Straight-gauge stainless tubing?

I’ve been interested in building more with stainless steel tubes as it’s slightly cheaper than Ti for 3DP parts, but I’m not entirely sure how to go about sourcing straight-gauge tubing for custom bent chainstays. It looks like KVA sells a few straight-gauge variants, but at a premium. Ideally I’d find some OD = Ø3/4" (Ø19.1mm). Would 304 or 316 be reasonable for this application?

For comparison:

  • SS 304 has a UTS of 505MPa, yield of 215MPa, and elastic modulus of 200GPa
  • SS 316 has a UTS of 580MPa, yield of 290MPa, and elastic modulus of 193GPa
  • 4130 has a UTS of 670MPa, yield of 435MPa, and elastic modulus of 205GPa

My gut says that the lower yield strength would mean it’s feasible but perhaps using a thicker wall like 0.049-0.065" (1.24-1.65mm)?

The legend Rob: 316 tube for a seatstay - bad idea? - #8 by IvanV

IMO, I have never seen an SS or CS buckle. Has anyone? Based on that, I think its pretty safe. The front triangle is a different story.


I am going to build a tandem to ride with my wife, so I have put a lot of time into finding the best solution for straight gauge SS. I live in China, and can not get thin wall Cromo; heavy wall, no problem. I built close to 100 frames in the 8-90s, and have a decent college education in metallurgy.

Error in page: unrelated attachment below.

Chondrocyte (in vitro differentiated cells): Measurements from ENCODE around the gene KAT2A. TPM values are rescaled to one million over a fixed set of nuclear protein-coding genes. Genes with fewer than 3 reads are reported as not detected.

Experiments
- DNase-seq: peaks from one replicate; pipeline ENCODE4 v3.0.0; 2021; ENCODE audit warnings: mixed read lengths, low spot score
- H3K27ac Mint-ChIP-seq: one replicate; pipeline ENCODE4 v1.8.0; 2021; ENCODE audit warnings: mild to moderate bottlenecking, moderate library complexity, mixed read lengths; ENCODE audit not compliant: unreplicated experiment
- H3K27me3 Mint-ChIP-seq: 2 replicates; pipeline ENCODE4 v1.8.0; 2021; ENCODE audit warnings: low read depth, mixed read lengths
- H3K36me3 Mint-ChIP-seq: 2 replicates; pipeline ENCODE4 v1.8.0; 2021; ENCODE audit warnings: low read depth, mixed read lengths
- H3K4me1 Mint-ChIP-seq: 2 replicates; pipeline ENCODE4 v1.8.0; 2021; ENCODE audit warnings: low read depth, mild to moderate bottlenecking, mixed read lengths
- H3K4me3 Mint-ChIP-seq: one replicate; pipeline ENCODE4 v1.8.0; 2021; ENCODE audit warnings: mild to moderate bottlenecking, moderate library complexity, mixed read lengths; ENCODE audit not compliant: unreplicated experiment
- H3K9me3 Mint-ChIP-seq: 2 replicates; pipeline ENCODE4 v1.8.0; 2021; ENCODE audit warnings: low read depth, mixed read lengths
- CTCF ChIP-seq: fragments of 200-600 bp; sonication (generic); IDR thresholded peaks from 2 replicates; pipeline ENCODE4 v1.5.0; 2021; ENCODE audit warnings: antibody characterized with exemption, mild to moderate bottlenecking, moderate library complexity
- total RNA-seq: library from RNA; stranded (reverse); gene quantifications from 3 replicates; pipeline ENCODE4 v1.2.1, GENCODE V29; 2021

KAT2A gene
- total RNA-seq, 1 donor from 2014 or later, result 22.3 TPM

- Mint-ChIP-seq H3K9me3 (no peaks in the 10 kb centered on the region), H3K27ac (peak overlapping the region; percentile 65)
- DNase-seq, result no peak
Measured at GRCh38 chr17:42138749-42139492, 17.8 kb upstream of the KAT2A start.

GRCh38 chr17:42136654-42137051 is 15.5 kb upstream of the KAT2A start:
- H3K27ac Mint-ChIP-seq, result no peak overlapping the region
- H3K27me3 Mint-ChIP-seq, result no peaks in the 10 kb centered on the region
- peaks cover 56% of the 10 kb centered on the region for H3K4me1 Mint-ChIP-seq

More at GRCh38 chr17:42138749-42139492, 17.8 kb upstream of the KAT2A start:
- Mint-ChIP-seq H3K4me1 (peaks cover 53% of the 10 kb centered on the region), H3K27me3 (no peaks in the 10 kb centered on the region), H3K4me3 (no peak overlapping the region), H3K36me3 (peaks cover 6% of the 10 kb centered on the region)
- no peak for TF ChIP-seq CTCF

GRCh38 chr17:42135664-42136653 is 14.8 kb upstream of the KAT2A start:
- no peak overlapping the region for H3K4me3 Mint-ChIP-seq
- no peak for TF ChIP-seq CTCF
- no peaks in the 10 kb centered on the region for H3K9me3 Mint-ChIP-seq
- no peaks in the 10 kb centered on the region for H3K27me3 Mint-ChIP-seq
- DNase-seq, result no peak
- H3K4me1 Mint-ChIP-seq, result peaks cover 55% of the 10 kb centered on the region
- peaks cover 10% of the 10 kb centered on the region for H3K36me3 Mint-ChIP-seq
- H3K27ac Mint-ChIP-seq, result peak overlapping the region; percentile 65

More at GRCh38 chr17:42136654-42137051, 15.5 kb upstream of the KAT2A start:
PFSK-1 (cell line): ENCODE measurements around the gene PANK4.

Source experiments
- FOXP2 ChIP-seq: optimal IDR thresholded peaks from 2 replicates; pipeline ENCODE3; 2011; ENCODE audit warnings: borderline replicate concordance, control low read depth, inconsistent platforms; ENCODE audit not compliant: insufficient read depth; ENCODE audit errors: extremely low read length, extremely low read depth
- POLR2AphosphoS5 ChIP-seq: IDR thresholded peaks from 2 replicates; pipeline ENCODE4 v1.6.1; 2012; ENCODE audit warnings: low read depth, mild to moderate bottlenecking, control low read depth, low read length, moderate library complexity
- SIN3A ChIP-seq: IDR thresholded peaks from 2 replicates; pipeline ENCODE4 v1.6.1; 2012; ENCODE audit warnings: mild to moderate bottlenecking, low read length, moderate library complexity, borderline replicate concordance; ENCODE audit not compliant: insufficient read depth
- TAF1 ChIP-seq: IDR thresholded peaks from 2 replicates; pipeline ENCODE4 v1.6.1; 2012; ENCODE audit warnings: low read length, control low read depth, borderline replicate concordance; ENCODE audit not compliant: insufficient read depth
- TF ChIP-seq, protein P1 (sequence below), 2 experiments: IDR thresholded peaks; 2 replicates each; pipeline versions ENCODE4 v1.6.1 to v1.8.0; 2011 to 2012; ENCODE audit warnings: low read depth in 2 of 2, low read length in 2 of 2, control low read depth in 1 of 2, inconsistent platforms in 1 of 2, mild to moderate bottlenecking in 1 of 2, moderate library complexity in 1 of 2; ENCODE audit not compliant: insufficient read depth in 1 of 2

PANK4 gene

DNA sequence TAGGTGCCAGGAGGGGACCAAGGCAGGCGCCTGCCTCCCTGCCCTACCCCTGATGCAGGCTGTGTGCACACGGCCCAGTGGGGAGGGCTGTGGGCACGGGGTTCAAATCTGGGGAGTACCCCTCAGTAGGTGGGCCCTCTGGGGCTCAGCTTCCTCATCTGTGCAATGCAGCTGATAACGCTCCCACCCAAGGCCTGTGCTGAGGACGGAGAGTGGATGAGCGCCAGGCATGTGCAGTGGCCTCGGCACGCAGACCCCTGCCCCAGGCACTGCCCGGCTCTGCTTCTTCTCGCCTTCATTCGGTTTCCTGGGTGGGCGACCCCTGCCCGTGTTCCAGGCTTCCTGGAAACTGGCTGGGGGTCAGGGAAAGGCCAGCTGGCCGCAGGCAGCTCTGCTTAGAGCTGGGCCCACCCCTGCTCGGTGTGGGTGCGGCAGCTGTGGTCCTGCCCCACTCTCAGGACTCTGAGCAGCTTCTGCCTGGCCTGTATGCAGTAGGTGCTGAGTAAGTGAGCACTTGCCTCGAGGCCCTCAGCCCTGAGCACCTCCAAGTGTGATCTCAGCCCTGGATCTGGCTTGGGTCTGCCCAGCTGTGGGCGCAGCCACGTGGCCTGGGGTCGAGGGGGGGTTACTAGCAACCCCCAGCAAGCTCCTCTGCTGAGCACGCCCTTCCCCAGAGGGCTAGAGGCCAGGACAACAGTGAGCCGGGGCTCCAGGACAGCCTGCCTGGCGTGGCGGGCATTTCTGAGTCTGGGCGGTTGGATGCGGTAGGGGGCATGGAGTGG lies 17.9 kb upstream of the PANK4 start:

I believe 304 is a better choice than 316. However, I will be using 201. The mechanical properties are very close to Cromo.

I can get, very cheaply, seamed tubing in wall thicknesses of 0.3, 0.5, 0.8, and 1.0 mm, and thicker. They are sold for “decorative” and structural use. I don’t care that there is a seam. Flat sheet is rolled and welded to make a tube. The huge advantage of this is that 201 work hardens very quickly, so the manufacturing process creates a tube with very good tensile strength.

The tubes I have bought ring like a bell, which indicate high hardness, but I wanted confirmation, so I bought some Rockwell C test coupons to do scratch tests to test hardness. Steel hardness and tensile strength are very linear. Scraps of other steel can also be used in the same way.

Here are some specs on 201 stainless:

ASME SA213 TP201 Tube Mechanical Properties

                              Yield (KSI)          Tensile    % Elongation      Rockwell Hardness

SS 201 Annealed 38 min. 75 min. 40% min. HRB 95 max.
SS 201 ¼ Hard 75 min. 125 min. 25.0 min. 25 – 32 HRC (typical)
SS 201 ½ Hard 110 min. 150 min. 18.0 min. 32 – 37 HRC (typical)
SS 201 ¾ Hard 135 min. 175 min. 12.0 min. 37 – 41 HRC (typical)
SS 201 Full Hard 145 min. 185 min. 9.0 min. 41 – 46 HRC (typical)

It is from this website:

I don’t know what your sources are where you live, but this is my solution.